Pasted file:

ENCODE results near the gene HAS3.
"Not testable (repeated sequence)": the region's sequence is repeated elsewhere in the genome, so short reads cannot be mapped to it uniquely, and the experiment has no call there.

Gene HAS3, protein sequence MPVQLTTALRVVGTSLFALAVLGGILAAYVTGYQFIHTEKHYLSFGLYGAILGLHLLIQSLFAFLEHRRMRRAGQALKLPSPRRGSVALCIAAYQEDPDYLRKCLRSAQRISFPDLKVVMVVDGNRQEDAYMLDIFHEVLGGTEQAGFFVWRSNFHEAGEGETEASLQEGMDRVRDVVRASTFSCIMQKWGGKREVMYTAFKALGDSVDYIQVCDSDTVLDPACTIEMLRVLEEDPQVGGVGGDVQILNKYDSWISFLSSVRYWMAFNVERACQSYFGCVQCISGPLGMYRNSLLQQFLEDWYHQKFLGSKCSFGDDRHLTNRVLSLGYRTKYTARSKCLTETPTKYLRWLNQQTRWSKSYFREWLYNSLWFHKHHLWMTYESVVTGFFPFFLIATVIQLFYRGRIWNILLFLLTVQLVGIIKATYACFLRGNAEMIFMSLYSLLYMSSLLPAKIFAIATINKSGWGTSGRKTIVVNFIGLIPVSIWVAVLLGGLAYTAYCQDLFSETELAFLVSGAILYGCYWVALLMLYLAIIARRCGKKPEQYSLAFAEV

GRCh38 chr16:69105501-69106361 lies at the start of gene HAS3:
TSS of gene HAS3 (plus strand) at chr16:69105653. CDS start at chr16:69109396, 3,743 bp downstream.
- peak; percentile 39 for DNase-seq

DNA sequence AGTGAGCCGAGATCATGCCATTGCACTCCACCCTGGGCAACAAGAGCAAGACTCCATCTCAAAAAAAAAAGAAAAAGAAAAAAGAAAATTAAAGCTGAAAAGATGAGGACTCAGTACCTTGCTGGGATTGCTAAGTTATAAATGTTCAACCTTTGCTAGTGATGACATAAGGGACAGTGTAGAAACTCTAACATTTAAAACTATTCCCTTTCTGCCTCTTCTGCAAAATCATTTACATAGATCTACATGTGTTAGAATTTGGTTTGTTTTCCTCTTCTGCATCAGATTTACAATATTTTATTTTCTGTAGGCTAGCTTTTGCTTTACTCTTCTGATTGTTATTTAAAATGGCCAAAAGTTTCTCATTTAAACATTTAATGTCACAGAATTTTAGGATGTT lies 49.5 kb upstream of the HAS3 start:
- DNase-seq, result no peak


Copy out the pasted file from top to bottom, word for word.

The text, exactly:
ENCODE results near the gene HAS3.
"Not testable (repeated sequence)": the region's sequence is repeated elsewhere in the genome, so short reads cannot be mapped to it uniquely, and the experiment has no call there.

Gene HAS3, protein sequence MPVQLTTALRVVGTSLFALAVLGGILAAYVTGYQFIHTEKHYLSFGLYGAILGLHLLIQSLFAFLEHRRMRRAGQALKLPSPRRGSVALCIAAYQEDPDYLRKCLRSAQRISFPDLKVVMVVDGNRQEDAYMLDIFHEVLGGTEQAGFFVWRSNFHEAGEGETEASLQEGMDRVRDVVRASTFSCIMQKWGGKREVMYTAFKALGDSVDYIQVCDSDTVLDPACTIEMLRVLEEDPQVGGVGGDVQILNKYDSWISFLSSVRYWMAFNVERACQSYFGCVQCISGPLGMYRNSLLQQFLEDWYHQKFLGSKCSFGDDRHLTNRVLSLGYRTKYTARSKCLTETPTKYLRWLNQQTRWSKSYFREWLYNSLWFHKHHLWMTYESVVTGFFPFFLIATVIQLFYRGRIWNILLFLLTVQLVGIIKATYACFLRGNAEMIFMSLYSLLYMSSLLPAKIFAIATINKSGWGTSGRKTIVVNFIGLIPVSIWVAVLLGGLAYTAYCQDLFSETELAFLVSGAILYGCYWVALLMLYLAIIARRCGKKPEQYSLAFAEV

GRCh38 chr16:69105501-69106361 lies at the start of gene HAS3:
TSS of gene HAS3 (plus strand) at chr16:69105653. CDS start at chr16:69109396, 3,743 bp downstream.
- peak; percentile 39 for DNase-seq

DNA sequence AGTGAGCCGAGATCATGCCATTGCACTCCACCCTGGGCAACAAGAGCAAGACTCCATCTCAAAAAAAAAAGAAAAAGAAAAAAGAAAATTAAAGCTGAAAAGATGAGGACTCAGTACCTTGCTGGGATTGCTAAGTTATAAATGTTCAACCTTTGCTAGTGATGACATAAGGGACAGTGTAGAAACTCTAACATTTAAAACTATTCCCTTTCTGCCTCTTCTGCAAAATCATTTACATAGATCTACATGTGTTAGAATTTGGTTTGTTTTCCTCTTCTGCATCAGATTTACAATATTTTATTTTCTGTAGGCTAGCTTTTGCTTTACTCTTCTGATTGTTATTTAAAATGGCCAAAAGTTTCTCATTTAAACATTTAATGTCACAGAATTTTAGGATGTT lies 49.5 kb upstream of the HAS3 start:
- DNase-seq, result no peak